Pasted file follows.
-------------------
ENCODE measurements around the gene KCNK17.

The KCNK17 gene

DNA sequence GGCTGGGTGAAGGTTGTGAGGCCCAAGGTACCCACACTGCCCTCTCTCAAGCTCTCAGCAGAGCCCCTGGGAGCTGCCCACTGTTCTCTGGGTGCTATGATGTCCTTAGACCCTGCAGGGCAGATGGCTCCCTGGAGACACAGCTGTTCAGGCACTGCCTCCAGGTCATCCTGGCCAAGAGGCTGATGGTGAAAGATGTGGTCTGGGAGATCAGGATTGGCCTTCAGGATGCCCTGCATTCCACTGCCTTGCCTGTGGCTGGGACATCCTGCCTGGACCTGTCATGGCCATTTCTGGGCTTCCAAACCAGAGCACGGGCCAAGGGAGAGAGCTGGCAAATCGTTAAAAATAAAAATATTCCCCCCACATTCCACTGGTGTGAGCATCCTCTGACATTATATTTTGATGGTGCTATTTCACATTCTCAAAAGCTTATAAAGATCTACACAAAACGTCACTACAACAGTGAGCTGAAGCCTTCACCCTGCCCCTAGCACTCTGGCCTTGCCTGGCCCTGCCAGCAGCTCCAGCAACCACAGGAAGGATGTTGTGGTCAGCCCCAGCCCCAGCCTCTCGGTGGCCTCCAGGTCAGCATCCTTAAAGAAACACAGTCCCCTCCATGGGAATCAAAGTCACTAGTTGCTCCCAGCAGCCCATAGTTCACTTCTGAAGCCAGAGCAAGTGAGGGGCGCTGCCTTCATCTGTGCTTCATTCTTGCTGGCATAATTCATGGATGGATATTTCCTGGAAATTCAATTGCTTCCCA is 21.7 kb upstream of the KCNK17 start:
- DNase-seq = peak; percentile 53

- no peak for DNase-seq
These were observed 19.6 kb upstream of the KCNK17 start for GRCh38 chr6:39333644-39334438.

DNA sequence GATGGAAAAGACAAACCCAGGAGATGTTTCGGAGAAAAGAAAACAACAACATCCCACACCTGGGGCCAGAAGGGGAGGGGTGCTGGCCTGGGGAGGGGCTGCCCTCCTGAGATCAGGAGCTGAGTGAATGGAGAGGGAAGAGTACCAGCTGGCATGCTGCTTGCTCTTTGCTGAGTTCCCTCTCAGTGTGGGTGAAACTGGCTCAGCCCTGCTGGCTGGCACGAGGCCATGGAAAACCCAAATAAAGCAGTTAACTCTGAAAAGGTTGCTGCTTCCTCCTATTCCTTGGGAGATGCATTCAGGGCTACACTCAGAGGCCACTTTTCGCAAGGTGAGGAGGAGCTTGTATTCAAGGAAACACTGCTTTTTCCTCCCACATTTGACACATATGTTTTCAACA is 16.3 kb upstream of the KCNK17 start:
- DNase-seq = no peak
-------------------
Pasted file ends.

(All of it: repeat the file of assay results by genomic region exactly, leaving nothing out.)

ENCODE measurements around the gene KCNK17.

The KCNK17 gene

DNA sequence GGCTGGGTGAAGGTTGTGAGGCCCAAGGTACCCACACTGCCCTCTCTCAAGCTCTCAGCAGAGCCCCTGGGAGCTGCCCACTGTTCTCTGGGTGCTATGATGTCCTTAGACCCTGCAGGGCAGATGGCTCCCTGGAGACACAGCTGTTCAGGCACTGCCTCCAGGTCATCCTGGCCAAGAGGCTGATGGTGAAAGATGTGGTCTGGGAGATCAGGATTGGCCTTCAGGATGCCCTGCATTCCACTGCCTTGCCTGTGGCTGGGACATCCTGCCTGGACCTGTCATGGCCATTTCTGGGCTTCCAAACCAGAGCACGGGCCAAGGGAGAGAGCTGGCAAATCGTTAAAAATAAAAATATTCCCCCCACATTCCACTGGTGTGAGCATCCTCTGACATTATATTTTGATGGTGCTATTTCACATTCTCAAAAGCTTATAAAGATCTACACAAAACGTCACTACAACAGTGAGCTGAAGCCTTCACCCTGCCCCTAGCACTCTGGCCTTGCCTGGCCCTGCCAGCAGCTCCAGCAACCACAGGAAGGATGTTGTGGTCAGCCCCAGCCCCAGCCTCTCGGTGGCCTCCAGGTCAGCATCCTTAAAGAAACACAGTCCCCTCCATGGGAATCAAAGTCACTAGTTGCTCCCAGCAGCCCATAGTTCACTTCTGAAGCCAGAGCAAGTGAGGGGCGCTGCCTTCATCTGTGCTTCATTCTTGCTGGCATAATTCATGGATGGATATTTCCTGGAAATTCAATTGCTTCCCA is 21.7 kb upstream of the KCNK17 start:
- DNase-seq = peak; percentile 53

- no peak for DNase-seq
These were observed 19.6 kb upstream of the KCNK17 start for GRCh38 chr6:39333644-39334438.

DNA sequence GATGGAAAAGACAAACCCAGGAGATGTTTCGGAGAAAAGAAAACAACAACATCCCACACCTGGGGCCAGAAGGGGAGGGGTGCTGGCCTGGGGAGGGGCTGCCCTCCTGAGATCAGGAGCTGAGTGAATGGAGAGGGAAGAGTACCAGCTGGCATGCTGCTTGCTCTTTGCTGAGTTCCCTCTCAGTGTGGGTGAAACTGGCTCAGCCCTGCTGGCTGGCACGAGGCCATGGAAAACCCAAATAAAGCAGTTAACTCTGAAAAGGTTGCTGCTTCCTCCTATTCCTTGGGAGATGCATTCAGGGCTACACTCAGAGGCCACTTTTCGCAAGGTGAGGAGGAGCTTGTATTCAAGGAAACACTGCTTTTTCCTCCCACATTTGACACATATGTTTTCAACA is 16.3 kb upstream of the KCNK17 start:
- DNase-seq = no peak